The Project 651/Juliett SSG was an attractive submarine and, being diesel-electric, it demonstrated the scope of the Soviet commitment to the anti-carrier role. An auxiliary nuclear power source was evaluated for these submarines, but appears not to have been pursued.
Admiral S. G. Gorshkov, Commander-in-Chief of the Soviet Navy from 1955 to 1981, used the term “revolution in military affairs” to describe the period of the late 1950s when cruise and ballistic missiles were integrated into the Soviet armed forces. For the Soviet Navy this led to an intensive period of development of cruise missiles, initially for the land-attack role and then for the anti-ship role, as well as the development and construction of several cruise missile submarine designs. Gorshkov observed that “. . . all the latest achievements in science, technology, and production were utilized in the course of building qualitatively new submarines, surface ships, and [their] armament.”
Significantly, of the 56 first-generation (HEN) nuclear-propelled submarines built in the Soviet Union, slightly more than half of them (29) were Project 675/Echo II cruise missile submarines. While this proportion was achieved, in part, by the termination of Project 658/Hotel ballistic missile submarine program, when considered together with the 16 Project 651/Juliett SSGs, cruise missiles represented a major Soviet investment to counter U. S. carriers that could threaten the Soviet homeland with nuclear-armed aircraft.
This was in sharp contrast to the U. S. Navy. Having aircraft carriers available for the anti-ship as well as for the land-attack roles, the U. S. Navy rapidly discarded cruise missile submarines as the Polaris ballistic missile became available.
Simultaneous with the building of Project 675 Echo II SSGN nuclear submarines, the Project 651/Juliett diesel-electric submarine was put into production. It had a submerged displacement of 4,260 tons and was 2813/4 feet (85.9 m) long. Missile armament consisted of four P-5/P-6 canisters, paired in the same manner as in the SSGNs. This was a TsKB-18 design under chief designer Abram S. Kassatsier.
Seventy-two Project 651/Juliett submarines were planned. In the event, only 16 of these submarines were built at Gor’kiy and the Baltic shipyard in Leningrad from 1963 to 1968. As with Project 675/Echo II submarines, these craft had a large, rotating radar in the leading edge of their sail, with one of these submarines later having a satellite targeting system fitted (Project 651K). The first few submarines were built with low-magnetic steel. These soon suffered significant corrosion damage as well as cracks. The later submarines were of standard steel construction.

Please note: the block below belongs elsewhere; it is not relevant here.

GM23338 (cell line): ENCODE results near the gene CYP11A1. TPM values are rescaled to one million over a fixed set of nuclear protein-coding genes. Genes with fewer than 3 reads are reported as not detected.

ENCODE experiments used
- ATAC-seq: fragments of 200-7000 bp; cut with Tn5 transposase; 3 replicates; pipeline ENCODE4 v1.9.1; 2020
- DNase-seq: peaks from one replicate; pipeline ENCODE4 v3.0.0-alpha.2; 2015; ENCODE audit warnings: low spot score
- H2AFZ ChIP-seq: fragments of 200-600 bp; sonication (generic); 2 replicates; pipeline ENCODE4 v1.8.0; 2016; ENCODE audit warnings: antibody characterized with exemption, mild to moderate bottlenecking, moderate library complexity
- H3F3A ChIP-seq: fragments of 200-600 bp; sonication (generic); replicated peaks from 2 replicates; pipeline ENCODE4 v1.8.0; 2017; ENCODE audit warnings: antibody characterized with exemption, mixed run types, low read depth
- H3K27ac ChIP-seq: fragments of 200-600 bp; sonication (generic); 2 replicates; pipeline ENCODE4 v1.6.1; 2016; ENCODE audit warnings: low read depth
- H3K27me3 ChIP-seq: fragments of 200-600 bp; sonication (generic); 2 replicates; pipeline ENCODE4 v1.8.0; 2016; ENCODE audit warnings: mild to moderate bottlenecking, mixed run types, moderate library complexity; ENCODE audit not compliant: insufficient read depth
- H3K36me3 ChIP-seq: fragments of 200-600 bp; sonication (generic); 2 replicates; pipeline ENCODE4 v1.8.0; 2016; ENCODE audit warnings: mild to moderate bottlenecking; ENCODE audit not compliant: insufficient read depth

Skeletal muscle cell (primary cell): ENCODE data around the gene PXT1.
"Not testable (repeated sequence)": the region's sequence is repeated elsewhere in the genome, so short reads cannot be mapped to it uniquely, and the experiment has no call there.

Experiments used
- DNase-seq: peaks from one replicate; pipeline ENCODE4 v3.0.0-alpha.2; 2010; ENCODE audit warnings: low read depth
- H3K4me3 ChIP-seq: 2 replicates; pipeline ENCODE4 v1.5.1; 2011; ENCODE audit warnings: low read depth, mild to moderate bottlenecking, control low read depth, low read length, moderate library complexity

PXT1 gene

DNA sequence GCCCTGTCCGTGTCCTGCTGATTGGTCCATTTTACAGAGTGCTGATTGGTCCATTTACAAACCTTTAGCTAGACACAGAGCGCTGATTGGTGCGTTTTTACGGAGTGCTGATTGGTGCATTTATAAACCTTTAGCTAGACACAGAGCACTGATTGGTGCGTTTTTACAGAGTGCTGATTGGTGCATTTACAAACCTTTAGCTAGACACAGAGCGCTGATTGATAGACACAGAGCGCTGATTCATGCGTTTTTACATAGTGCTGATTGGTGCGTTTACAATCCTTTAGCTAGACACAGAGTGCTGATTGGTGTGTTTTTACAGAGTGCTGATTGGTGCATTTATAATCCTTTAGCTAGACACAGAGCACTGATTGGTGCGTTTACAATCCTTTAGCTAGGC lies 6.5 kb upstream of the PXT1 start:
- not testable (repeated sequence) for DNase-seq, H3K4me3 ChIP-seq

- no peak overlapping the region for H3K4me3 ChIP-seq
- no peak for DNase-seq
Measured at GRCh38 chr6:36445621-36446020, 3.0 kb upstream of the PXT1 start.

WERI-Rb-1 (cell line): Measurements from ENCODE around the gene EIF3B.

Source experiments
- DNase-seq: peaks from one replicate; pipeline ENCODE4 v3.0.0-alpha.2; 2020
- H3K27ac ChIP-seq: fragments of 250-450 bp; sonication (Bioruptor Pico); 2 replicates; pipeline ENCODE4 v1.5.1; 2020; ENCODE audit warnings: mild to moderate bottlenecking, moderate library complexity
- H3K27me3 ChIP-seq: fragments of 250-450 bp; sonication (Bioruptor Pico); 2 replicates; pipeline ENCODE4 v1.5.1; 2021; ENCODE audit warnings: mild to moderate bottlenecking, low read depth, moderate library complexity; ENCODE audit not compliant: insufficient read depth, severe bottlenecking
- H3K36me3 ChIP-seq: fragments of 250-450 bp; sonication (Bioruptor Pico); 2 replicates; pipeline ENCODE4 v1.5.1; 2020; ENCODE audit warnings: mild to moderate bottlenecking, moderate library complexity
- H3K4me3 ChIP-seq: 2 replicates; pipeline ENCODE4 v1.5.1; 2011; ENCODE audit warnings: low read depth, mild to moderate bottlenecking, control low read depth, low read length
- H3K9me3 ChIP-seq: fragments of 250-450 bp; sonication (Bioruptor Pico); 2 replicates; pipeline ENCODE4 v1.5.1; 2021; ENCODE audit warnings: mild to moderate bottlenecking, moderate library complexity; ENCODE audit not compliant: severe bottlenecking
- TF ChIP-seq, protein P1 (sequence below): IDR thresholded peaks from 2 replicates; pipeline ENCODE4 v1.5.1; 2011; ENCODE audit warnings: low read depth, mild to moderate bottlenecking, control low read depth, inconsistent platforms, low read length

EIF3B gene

The building of diesel-electric SSGs in parallel with nuclear SSGNs occurred because of limitations at that time in producing additional nuclear reactors. Because Juliett SSG construction was contemporaneous to the Echo II SSGN and other factors, some U. S. submarine analysts believed that there was “sufficient evidence to warrant at least consideration of the possibility that, with the advent of nuclear power, the Soviet Union, in addition to continuing the development of conventional diesel-electric submarines, also advanced the development of unconventional nonnuclear [closed-cycle] propulsion systems.” But the Project 651/Juliett SSG had conventional propulsion- except for one unit.
A small nuclear reactor-designated VAU-6- was developed to serve as an auxiliary power source in diesel-electric submarines. It was a pressurizedwater reactor with a single-loop configuration coupled with a turbogenerator. After land-based trials it was installed in a Juliett (Project 651E) during 1986-1991. The sea trials “demonstrated the workability of the system, but revealed quite a few deficiencies. Those were later corrected.” In 1960, on the basis of Project 651, the Project 683 nuclear-propelled submarine was designed, also to carry the P-5/P-6 missiles. This was to have been a larger craft with more weapons; two small, 7,000-horsepower reactor plants were to propel the submarine. However, this design was not further developed.
Submarines with anti-ship cruise missiles were developed specifically to counter U. S. aircraft carriers, which since 1950 carried nuclear-capable strike aircraft on forward deployments to within range of targets within the Soviet Union. The high priority of defense of the Soviet homeland against this threat led to major resources being allocated to the SSG/SSGN construction. From 1963 to 1968 a total of 50 “modern” missile-armed submarines of the Juliett, Echo I, and Echo II classes were sent to sea carrying 326 missiles. These submarines, in turn, forced an increase in U. S. tactical anti-submarine warfare. While on the surface the SSG/SSGNs were increasingly vulnerable to Allied detection, although they were immune to the aircraft-carried Mk 44 and Mk 46 ASW torpedoes, which could not strike surface targets. This led to development of the Harpoon anti-ship missile for use by aircraft to attack cruise missile submarines on the surface. (The Harpoon subsequently became the U. S. Navy’s principal anti-ship weapon; it was carried by aircraft, surface ships, and, briefly, submarines.)
Cruise missile submarines thus became a mainstay of the Soviet Navy. With both cruise missile and a torpedo armament, these submarines provided a potent threat to Western naval forces. Indeed, some Project 675/Echo II and Project 651/Juliett submarines remained in service into the early 1990s.